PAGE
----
Summertime in San Francisco is the time for fog, visitors and barbeques. After an evening of grilling I noticed that the motion sensing light on the deck was flickering. The fixture was replaced. The next morning, I reviewed my security cameras to see if the new light’s settings were correct. To my amazement I saw rats. Several rats were working the yard and deck dining on anything that had been dropped.

Rattus rattus, the house rat, or as I now refer to them; The Genius Rats of the Mission must be eradicated. They are called “selective generalists” because they will eat about anything. I was reminded of the line in Ratatoullie  where Remy asked his cousin Emile “Just, what are you eating?” Emile’s reply was, “You know, I’m really not sure but after you get past the gag reflex a whole new world is opened.” In fact these guys prefer things like citrus, seeds, fruit, snails, but best of all pet food.

Rattus rattus got blamed for the bubonic plague in Europe.  Actually, the fleas from the giant gerbil that worked the same habitat probably communicated the disease. My strategy was to first put out bits of cheddar cheese and no traps. As predicted, the night marauders gobbled up every piece. The next night I put an equal amount out but some pieces were placed in finger crushing snap traps. Mission rats are smart rats. The snap traps were avoided but the rest of the cheese was eaten with glee.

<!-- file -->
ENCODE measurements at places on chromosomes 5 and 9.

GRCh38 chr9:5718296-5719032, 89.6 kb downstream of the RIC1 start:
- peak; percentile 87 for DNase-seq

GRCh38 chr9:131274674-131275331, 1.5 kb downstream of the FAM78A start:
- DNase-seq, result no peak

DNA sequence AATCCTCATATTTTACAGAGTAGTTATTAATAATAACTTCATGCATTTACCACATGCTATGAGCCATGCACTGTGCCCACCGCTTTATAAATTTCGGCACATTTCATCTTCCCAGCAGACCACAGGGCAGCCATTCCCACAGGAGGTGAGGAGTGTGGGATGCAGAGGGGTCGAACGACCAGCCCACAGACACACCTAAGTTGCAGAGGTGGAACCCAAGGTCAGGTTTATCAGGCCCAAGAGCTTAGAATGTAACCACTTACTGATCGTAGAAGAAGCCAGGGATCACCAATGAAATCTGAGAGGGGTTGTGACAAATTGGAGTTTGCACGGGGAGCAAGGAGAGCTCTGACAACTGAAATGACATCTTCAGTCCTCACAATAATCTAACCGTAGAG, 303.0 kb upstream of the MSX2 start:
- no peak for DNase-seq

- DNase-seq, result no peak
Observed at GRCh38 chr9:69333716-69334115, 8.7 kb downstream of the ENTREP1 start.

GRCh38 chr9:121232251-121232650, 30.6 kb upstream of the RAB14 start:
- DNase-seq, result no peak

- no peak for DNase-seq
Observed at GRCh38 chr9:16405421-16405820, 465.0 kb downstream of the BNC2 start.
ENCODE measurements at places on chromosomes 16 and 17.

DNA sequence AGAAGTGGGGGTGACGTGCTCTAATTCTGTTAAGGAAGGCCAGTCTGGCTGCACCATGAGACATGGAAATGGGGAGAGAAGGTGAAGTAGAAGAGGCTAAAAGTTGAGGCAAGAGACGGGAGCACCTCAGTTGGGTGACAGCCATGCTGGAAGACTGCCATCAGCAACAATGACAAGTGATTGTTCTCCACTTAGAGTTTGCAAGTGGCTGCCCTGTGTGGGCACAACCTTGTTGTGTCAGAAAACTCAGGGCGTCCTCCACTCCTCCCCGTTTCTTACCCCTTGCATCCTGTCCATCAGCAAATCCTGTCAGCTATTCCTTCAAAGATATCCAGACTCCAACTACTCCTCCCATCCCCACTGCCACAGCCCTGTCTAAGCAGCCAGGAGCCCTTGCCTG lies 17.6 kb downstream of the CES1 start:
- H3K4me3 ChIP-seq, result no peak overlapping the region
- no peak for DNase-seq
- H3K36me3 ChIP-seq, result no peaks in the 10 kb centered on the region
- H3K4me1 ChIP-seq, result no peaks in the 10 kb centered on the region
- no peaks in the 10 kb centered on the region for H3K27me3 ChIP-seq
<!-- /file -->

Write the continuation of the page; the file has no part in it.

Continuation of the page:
I reviewed different methods of eradication. Glue boards appeared to be the absolute worst. The rats get stuck and struggle for freedom until they die. Glue was out. Then I considered poison. Nifty little containers with poison tucked inside make sure only the rats eat the bait. The problem here is that the poisoned rat seeks shelter, die and decomposes. Sometimes pets or raptors eat the weakened rats and are in turn poisoned.  Poison was out. The only quick solution was a snap trap. But, the rats avoided them like the plague. (Yes that was a sick pun.)

I called my brother who spent his working life as a game warden for the State of California. He said, “Throw the traps away.” “But Tom they are brand new. Never been snapped” I replied. He said, “Throw them away and get some new traps. Wash your hands to the elbows and put on gloves. Set the traps and perhaps the rats won’t smell you.” It seems that Rattus rattus has lousy eyesight but can smell a fart from two blocks away. I followed the warden’s instructions. No luck.

I turned to the Internet and found the perfect solution. An electronic trap. Four D cell batteries that load a capacitor. When the rat steps on the two plates they complete the circuit. Zap 10,000 volts and they win a quick clean trip to nirvana. I ordered a Raticator Max on Internet.  When the Raticator arrived it was handled like plutonium. I followed the instructions carefully. “Don’t stick your hand in the trap to test!” the instructions implored. Of course, the caution made sticking my hand into the zone even more appealing. I resisted. The results, Rats – 1. Raticator – 0.

I used my security camera and a “Critter Cam” for details. Both use infrared to illuminate the goings on. The rats besides having horrible eyesight are red green colorblind. They can’t sense that the cameras are lighting them up. That made no difference, a keen sense of smell and cunning allowed them to avoid all the traps.

Disheartened, I cleaned up the back yard and deck. I felt that I had failed. But I found that as soon as the cheese fragments, breadcrumbs, and corn chip flakes were gone, so were the rats.

No food – no rats because Mission Rats are Smart rats.